Shedding light on polymer-based solar cells
The energy in one hour of sunlight is sufficient to meet the world’s power needs for a year, but Rafael Verduzco says we remain in the dark over how to costeffectively harness so sustainable a fuel source. “The answer is solar cells, what we call photovoltaic cells, but the cost is four to 10 times greater than using energy from fossil fuels. Our research focuses on a new approach to polymeric solar cells that should be more efficient and less costly,” said Verduzco, the Louis Owen Assistant Professor of Chemical and Biomolecular Engineering at Rice University. Traditionally, solar cells have been silicon-based and the efficiency of their power conversion from sunlight to electricity is about 20 percent. The optimal efficiency of cheaper polymer-based solar cells is about eight percent. “Polymers are about the cheapest materials you can imagine, but there are a lot of basic scientific questions to be answered,” Verduzco said. A polymer-based photovoltaic (PV) cell requires two components—an electron-conductor and a holeconductor for transporting the negative and positive charges. In currently available polymer PVs, the hole conductor is made of a semi-conductive polymer and the electron-conductor of C60 fullerenes. This arrangement provides efficient charge transport, but the components in the active layer don’t combine well and result in poor photon absorption. The solution proposed by Verduzco and the student researchers in his lab is to make both conductors out of polymers and link their molecules at the nano-scale, a strategy called conjugated block copolymers. “This is still an open question. It’s risky but there’s potential for a big payoff,” said Verduzco, who earned a B.S. from Rice in 2001 and his Ph.D. from the California Institute of Technology in 2007, both in chemical engineering. After two years as a postdoctoral associate in the Center for Nanophase Materials Science at the Oak Ridge National Laboratory, he joined the Rice faculty in 2009. Besides solar cells, Verduzco’s lab is also investigating the use of polymers in drug-delivery systems, shaperesponsive polymers for tissue engineering and non-stick coatings for the hulls of ships and other structures. Verduzco’s research is supported by the Welch Foundation, the Shell Center for Sustainability, the American Chemical Society Petroleum Research Fund and the National Science Foundation.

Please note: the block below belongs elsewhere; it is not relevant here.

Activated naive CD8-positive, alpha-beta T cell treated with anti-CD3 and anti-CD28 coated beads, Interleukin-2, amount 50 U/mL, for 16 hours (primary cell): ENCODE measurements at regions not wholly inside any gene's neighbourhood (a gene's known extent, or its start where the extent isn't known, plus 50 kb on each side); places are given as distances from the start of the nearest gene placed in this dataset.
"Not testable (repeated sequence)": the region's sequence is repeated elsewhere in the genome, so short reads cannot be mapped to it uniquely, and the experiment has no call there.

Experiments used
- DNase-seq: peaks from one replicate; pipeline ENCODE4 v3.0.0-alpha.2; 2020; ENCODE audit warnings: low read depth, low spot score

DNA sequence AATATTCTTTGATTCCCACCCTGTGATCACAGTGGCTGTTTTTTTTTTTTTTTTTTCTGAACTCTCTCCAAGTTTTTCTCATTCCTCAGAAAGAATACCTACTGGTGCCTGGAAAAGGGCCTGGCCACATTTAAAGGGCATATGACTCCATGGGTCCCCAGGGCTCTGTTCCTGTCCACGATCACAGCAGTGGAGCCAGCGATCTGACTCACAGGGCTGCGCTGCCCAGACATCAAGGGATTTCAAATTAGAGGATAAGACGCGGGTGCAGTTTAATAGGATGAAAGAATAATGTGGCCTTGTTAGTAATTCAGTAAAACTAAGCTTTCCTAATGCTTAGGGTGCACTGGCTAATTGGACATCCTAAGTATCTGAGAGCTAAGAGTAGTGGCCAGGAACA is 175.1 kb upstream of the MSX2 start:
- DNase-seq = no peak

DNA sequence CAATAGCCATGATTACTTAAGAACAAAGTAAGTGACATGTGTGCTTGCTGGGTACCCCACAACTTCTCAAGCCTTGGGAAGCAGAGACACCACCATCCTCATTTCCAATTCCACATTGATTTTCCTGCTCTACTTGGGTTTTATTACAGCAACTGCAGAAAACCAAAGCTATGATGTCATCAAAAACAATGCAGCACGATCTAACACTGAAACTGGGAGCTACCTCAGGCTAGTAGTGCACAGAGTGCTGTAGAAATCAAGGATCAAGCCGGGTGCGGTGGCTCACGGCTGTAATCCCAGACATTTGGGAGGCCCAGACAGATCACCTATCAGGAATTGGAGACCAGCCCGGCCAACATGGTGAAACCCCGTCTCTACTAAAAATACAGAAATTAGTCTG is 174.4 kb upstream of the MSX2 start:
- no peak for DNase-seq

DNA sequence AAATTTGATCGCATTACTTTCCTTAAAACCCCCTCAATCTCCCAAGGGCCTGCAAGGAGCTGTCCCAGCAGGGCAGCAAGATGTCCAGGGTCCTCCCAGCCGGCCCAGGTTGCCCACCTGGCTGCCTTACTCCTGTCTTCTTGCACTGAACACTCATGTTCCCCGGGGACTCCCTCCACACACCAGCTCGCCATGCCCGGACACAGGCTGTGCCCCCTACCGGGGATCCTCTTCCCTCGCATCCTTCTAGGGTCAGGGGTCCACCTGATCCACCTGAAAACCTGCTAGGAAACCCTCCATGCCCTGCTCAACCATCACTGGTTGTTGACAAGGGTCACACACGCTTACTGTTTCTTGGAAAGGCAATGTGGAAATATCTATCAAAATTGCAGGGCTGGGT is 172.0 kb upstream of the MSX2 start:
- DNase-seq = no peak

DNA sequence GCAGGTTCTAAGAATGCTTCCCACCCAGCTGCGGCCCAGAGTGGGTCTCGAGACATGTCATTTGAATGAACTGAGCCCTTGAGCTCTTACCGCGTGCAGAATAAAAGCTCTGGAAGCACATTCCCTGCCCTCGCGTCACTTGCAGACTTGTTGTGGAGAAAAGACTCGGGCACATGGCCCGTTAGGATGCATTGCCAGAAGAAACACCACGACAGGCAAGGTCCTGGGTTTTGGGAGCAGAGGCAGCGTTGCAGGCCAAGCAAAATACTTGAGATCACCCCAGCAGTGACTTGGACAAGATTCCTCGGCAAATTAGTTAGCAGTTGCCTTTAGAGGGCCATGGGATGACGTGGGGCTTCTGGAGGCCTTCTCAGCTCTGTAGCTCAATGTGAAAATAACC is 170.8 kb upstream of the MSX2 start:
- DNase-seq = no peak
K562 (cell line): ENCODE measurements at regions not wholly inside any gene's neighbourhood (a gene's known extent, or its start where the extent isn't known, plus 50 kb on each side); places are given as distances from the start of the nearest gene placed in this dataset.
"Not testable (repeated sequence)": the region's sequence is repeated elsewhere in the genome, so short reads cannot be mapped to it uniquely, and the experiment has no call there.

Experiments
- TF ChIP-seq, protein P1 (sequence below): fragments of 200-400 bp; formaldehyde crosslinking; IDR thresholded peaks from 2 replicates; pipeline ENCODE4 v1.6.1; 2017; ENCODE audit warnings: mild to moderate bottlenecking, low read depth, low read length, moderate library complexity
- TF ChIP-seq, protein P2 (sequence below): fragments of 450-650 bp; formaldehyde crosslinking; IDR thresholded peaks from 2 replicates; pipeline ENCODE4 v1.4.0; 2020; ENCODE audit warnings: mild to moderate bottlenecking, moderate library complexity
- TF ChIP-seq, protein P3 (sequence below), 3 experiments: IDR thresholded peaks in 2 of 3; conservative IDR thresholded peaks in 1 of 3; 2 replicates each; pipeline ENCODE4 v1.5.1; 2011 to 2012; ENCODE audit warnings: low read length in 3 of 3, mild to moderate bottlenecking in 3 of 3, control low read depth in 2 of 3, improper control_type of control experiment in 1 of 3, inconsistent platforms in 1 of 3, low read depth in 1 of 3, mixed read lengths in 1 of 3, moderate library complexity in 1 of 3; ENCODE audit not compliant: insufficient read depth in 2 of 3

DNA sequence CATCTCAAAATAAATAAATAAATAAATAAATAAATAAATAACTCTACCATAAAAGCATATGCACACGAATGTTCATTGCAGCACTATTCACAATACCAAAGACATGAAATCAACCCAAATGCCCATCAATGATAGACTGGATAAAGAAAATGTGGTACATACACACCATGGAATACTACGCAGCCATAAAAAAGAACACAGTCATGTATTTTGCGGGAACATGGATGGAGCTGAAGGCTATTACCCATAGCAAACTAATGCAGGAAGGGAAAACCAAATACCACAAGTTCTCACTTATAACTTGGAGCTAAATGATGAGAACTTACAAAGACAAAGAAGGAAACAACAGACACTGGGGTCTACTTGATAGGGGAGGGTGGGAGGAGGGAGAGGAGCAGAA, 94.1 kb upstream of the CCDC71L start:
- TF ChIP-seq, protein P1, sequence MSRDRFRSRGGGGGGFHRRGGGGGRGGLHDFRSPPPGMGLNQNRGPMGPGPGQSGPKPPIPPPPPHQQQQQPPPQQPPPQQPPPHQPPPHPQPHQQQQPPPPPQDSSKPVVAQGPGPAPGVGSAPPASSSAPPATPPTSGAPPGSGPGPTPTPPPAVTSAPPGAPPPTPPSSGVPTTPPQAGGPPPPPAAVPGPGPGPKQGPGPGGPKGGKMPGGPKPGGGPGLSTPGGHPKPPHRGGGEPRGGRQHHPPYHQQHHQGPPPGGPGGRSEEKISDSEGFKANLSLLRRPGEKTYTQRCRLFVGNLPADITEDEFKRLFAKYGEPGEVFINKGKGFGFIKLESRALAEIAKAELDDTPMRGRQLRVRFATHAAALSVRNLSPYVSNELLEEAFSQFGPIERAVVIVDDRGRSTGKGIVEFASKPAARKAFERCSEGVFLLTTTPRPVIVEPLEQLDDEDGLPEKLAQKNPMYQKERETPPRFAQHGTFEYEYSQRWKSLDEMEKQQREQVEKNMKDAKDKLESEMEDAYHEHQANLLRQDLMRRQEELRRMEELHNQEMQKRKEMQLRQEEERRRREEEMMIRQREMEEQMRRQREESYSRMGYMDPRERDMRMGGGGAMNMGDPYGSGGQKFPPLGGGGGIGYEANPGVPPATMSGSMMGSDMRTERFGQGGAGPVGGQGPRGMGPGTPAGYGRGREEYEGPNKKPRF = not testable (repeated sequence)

making sense of


Among the clients seeking Hadley Wickham’s help to manage and analyze large quantities of data are a shrimp farmer in Portugal, a cheese scientist in Denmark, an American airport architect and a planner at Disneyland hoping to figure out the most efficient way to manage long queues of customers. Statistics, in other words, isn’t what it used to be or what you might think it is. Today, much of the discipline is organized around “Big Data,” massive, unwieldy quantities of information that stubbornly resist understanding. “You might say that any data is big data if it’s too big, if it can’t fit into the memory of a single computer. Most of what I deal with is not that big in a relative sense. You might call the focus of my research ‘big small data,’” said Wickham, assistant professor of statistics at Rice University. Big data can be loosely defined as masses of information that defy management and analysis with conventional software. The notion is fluid, and some define big data as from 20 to 30 terabytes (or one billion bytes) to many petabytes (or one quadrillion bytes) of information in a single mass of data. After that comes the exabyte, or one quintillion bytes of information. “My basic strategy is to break down large quantities of information into smaller quantities, so they’re easier to work with. I want to make it accessible to a larger audience,” said Wickham, who earned his Ph.D. in statistics from Iowa State University in 2008 and joined the Rice faculty that year.

Hadley Wickham